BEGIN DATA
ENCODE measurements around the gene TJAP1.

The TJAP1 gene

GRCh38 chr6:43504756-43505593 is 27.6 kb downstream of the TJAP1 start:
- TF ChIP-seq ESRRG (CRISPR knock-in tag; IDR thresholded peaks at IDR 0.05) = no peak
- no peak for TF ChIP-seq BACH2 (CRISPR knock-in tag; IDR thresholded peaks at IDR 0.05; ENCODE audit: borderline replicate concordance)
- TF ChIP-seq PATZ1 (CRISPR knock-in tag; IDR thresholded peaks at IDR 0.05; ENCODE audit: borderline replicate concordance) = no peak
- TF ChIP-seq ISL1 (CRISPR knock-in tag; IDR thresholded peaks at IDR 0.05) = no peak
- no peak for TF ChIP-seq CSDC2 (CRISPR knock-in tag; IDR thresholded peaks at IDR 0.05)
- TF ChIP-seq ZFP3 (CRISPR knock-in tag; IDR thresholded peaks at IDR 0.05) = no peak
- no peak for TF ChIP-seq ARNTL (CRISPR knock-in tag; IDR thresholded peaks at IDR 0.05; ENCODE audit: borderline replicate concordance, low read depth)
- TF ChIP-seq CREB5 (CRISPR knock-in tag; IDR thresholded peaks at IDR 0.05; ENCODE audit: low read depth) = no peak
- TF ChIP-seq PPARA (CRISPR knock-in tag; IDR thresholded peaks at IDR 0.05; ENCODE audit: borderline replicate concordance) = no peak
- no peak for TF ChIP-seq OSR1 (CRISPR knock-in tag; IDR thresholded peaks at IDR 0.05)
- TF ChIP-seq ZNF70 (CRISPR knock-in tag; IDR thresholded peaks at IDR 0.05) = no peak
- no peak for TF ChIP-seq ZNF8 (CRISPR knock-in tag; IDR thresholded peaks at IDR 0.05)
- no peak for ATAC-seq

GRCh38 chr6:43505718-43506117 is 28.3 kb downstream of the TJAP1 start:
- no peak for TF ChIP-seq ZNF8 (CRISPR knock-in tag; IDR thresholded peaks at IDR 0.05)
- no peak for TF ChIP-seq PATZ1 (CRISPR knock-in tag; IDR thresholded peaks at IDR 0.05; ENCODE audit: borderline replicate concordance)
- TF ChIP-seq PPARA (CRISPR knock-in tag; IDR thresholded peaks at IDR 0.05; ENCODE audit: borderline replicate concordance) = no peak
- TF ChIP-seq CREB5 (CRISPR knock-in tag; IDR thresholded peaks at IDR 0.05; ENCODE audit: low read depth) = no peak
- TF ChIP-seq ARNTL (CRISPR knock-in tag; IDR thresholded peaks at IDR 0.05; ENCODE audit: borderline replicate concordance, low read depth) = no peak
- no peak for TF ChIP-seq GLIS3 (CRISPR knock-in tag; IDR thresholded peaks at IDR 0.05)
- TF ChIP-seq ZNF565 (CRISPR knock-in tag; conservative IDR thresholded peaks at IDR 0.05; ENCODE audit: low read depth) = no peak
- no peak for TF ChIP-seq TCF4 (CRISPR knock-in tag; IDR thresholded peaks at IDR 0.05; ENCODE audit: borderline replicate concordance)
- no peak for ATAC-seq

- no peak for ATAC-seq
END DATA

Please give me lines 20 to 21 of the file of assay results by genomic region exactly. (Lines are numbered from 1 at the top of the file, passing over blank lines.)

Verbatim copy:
- TF ChIP-seq PPARA (CRISPR knock-in tag; IDR thresholded peaks at IDR 0.05; ENCODE audit: borderline replicate concordance) = no peak
- TF ChIP-seq CREB5 (CRISPR knock-in tag; IDR thresholded peaks at IDR 0.05; ENCODE audit: low read depth) = no peak